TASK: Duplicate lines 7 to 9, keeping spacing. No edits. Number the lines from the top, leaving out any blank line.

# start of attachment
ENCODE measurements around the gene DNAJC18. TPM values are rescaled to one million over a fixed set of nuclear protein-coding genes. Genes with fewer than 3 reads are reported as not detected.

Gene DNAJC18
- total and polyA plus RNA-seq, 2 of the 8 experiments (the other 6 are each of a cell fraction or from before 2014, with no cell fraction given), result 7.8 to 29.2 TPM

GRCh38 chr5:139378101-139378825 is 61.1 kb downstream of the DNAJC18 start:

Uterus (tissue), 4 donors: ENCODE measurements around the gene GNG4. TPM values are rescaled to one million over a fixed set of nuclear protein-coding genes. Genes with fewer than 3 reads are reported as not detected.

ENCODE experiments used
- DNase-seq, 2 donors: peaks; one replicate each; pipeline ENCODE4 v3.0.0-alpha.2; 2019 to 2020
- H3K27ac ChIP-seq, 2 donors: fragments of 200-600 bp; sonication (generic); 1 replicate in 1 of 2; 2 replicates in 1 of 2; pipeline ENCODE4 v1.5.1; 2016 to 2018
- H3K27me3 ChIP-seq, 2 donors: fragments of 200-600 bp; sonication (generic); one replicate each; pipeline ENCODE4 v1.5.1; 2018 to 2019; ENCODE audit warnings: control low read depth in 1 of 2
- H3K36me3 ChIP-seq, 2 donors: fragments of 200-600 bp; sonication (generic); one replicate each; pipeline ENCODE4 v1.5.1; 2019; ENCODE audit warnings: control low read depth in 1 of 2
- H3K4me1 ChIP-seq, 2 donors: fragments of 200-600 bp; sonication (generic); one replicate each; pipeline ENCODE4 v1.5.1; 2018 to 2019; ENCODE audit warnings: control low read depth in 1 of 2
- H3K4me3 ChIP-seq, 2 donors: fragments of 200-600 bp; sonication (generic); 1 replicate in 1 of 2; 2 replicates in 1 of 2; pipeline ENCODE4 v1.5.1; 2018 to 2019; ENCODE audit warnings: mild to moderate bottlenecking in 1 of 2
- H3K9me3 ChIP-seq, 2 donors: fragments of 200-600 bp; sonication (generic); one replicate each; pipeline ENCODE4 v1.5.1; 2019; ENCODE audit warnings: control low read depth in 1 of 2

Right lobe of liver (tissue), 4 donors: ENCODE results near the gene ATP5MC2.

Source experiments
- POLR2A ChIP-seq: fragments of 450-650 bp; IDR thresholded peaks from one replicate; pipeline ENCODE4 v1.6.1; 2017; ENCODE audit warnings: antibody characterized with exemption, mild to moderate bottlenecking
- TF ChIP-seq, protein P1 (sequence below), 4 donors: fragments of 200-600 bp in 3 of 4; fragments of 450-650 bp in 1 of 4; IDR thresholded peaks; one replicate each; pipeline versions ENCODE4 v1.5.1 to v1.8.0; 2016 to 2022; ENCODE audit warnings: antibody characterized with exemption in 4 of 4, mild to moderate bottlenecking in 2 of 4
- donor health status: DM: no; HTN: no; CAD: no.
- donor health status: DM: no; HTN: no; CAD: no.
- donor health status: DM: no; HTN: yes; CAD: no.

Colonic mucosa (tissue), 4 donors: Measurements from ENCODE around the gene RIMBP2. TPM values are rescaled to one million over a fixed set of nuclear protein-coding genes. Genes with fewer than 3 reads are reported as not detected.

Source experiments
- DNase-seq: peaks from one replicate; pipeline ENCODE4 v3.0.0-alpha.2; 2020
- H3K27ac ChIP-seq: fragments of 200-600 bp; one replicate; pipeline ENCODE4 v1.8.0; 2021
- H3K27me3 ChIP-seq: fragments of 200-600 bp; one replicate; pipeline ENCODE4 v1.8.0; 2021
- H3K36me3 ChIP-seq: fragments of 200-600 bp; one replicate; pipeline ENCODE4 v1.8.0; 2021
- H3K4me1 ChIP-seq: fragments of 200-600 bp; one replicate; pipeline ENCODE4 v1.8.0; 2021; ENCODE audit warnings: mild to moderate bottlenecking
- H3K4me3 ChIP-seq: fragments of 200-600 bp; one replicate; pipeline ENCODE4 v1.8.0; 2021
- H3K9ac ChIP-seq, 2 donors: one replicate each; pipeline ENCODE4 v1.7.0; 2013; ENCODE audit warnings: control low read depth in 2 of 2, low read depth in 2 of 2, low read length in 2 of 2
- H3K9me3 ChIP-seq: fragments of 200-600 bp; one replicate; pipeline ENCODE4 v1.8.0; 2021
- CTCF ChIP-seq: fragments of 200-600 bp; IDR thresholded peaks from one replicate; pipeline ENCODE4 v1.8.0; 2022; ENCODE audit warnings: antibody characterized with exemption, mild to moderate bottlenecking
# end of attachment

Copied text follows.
- DNase-seq, 2 donors: peaks; one replicate each; pipeline ENCODE4 v3.0.0-alpha.2; 2019 to 2020
- H3K27ac ChIP-seq, 2 donors: fragments of 200-600 bp; sonication (generic); 1 replicate in 1 of 2; 2 replicates in 1 of 2; pipeline ENCODE4 v1.5.1; 2016 to 2018
- H3K27me3 ChIP-seq, 2 donors: fragments of 200-600 bp; sonication (generic); one replicate each; pipeline ENCODE4 v1.5.1; 2018 to 2019; ENCODE audit warnings: control low read depth in 1 of 2